Diving Safety

safety is the most important part of any dive, and scuba divers would do well to remember that most accidents are caused by

  • Diving Accidents
  • It is obvious that all divers hope never to have to face an emergency involving themselves or others. However, if an emergency does happen, the dive guides and captains, who are trained in first aid, can deliver primary care. Nevertheless, in this chapter, we will briefly refresh the knowledge learnt in diving courses and look into decompression illness (DCI) and its prevention.
  • The isolation of the reefs in the south, especially in the Marine Park and St. John’s, considerably complicates immediate first aid and the transport of injured divers-airborne rescue services by helicopter or other aircraft are unavailable because of the great distances. Therefore, passengers or crew members must be given primary care on board and brought to shore by their own boat. It takes at least eight hours to sail from St. John’s to the nearest decompression chamber in Hamata, thus delaying the proper treatment of diving accidents. Therefore, it is crucial to pay particular attention to the prevention of accidents, so that they do not occur in the first place
  • Fortunately, diving accidents seldom happen in 2007 an average of only 4.7 out of 10,000 dives led to the onset of decompression illness (DAN, 2007). The vast majority of diving accidents are caused by mistakes made by the diver. The common causes are the wrong use of diving equipment, insufficient knowledge or simply an overestimation of the diver’s own capabilities.

  • Insurance DCI may require treatment in a decompression chamber. Note that the costs thereby incurred are not covered by the standard kinds of health insurance and are always very high (in the five-figure range in euros). It is therefore highly recommended that divers take out their own diving insurance, like the one offered by Diver’s Alert Network (DAN).
  • We would like to reiterate the importance of the basic measures used to prevent decompression accidents. Although every diver should know them from his or her previous training, they are often either forgotten or ignored. Therefore, let us go through the most important points.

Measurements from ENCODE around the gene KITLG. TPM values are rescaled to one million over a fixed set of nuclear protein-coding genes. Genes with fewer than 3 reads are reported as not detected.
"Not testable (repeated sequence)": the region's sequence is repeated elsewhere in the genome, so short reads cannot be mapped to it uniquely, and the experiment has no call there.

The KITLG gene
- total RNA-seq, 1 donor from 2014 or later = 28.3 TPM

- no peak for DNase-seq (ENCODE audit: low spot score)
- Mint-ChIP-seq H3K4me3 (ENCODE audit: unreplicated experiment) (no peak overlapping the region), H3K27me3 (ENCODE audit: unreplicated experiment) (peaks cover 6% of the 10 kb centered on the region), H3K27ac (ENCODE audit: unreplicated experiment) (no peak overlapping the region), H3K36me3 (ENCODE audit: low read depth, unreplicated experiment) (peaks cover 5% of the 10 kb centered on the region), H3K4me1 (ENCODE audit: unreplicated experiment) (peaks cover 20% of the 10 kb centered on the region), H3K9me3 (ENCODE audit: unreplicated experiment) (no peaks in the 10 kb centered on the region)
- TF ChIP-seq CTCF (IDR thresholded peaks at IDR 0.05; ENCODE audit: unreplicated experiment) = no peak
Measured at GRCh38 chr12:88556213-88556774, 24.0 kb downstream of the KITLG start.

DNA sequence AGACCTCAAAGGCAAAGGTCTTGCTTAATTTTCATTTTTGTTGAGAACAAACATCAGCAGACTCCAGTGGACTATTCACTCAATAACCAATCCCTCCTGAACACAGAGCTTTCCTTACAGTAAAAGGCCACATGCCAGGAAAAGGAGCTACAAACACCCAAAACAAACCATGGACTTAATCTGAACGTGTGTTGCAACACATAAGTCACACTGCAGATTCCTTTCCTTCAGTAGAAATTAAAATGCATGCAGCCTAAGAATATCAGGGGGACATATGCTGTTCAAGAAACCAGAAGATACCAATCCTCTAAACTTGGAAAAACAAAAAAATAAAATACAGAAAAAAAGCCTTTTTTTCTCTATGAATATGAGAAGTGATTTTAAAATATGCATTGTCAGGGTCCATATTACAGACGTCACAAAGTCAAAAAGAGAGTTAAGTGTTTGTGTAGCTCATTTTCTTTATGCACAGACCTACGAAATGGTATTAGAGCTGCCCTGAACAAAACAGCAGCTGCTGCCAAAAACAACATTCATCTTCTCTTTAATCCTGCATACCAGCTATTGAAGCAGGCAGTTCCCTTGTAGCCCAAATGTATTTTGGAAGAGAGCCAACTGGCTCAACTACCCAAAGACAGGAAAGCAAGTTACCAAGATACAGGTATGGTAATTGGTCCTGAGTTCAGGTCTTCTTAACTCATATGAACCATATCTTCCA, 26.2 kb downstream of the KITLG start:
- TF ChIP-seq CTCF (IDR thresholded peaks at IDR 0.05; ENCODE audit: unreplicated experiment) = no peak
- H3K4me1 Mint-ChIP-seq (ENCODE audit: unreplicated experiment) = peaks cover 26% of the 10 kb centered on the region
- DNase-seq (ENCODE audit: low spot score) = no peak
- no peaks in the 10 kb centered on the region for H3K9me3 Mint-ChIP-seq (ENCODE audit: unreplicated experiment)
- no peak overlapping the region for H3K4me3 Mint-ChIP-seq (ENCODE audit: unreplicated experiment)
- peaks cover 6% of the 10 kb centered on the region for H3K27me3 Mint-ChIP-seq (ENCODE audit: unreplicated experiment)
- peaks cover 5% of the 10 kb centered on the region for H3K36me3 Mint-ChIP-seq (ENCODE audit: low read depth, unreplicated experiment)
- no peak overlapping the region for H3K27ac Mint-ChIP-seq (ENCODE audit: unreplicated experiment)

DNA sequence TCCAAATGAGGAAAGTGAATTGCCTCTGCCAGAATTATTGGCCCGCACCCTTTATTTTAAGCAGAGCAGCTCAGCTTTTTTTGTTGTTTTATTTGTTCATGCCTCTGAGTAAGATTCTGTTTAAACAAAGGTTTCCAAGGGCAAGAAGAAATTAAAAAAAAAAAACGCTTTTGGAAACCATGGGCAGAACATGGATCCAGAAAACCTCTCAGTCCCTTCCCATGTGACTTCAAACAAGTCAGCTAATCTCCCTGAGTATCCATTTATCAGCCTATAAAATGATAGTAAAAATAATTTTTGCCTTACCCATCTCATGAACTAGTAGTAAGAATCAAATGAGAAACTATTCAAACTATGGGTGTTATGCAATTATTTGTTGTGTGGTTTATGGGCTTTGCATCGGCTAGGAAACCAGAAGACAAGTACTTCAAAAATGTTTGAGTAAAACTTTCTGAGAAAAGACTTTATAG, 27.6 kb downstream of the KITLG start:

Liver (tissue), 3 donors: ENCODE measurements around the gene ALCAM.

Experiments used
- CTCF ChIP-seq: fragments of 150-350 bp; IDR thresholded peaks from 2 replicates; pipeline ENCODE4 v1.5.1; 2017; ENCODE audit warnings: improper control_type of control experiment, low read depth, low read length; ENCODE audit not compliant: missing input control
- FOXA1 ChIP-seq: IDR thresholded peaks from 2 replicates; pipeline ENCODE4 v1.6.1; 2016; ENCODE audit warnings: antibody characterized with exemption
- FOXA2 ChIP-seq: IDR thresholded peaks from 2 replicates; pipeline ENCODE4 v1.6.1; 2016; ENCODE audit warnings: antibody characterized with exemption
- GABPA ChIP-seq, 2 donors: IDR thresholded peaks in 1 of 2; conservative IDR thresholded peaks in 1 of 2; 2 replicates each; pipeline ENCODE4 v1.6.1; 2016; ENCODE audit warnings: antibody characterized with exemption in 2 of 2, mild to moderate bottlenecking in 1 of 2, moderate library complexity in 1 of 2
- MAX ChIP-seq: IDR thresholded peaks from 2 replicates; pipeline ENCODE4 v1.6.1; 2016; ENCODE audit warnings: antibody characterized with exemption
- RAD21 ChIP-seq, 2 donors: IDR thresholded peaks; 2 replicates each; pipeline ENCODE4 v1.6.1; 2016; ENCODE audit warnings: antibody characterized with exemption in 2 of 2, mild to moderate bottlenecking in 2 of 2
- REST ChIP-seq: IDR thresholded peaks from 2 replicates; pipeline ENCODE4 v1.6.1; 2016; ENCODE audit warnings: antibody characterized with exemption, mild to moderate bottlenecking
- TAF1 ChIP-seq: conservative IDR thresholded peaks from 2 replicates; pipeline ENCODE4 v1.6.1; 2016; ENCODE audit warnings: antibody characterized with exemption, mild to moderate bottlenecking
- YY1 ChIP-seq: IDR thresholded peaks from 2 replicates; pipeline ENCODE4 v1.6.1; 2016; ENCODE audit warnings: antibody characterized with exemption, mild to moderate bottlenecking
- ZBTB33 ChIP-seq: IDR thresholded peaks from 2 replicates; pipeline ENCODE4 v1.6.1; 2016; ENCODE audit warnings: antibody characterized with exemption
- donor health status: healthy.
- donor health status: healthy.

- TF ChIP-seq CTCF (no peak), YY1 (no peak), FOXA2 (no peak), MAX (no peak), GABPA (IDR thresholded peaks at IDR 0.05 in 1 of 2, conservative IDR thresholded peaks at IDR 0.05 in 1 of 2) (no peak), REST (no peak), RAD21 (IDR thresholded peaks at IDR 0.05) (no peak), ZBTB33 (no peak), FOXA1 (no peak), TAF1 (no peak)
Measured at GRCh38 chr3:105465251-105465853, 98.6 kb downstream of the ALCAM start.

• Diver Training and Prolonged Breaks from Diving
  • With time, the knowledge gained from training is forgotten. Prolonged breaks from diving effect learnt diving routines and make the knowledge gained in the past fade. It certainly is of no harm to go through the course material once more to refresh one’s knowledge.
  • Safety Stop 5/3
  • A safety stop should always be carried out before the end of each dive. It is done at a depth of five metres, lasts at least three minutes and helps in the exhalation of excess nitrogen.
  • Depth
  • Long and deep dives should only be carried out with adequate training and equipment (see Depth Limits by Law.
  • Drinking
  • It is essential to drink fluids between dives. Two to three litres of water in addition to the normal amount will supply the blood with enough fluid to quickly be able to eliminate the nitrogen absorbed during a dive. Drink small sips of water throughout the day to reduce the need to urinate while diving. You will regret drinking a large amount of water at once during the next dive.
  • Alcohol
  • Alcohol dehydrates the body and has no place in diving. As already mentioned, it is forbidden to consume alcohol as long as you plan to go diving.
  • Obesity
  • Since adipose tissue absorbs nitrogen in large quantities, people who are overweight should dive carefully.
  • Fatigue and Stress
  • In general refrain from diving when feeling unwell.
  • EMERGENCY TELEPHONE NUMBERS Hyperbaric

  • Emergency frequency
  • VHF channel 16 (156.8 MHz, international emergencies)
  • 1. Press the talk button
  • 2. Communicate the name of your boat
  • 3. Ask for the desired contact person (if known)
  • 4. Announce the emergency
  • 5. Release the talk button
  • .6 Wait shortly for confirmation
  • Repeat steps 1-6 until contact is made. Then follow the instructions that are given.

Decompression Chambers

  • SHARM EL SHEIKH
  • Hyperbaric Medical Center
  • Emergency Tel. (+20) 12 2124 292
  • Tel. (+2) 693660922/ (+2) 693660923
  • SHARM HOSPITAL
  • Emergency Tel. (+2) 010 512 3964
  • Tel. (+2) 693660318
  • DAHAB
  • Emergency Tel. (+2) 010 143 3325
  • Tel. (+2) 069 364 0536
  • EL GOUNA
  • Emergency Tel. (+2) 065 3850 0118
  • Tel. (+2) 01222190383
  • HURGHADA
  • HYPEMED
  • Emergency Tel. (+2) 010 218 7550
  • Tel. (+2) 01119188819
  • NAVAL HYPERBARIC
  • Emergency Tel. (+2) 065 3449 150
  • Tel. (+2) 653449151
  • SAFAGA
  • SAFAGA DECO INTERNATIONAL
  • Emergency Tel. (+2) 012 219 0383
  • Marsa Alam
  • Baromedical
  • Emergency Tel: (+20) 122 433 116
  • (+20) 124 36 2222
  • Deco International
  • Emergency Tel (+02) 122 190 383
  • Hamata
  • Deco International Hyperbaric
  • Emergency Tel. +20 122 190 383
  • International emergency number of DAN-Europe: (+39) 06 42 11 86 85

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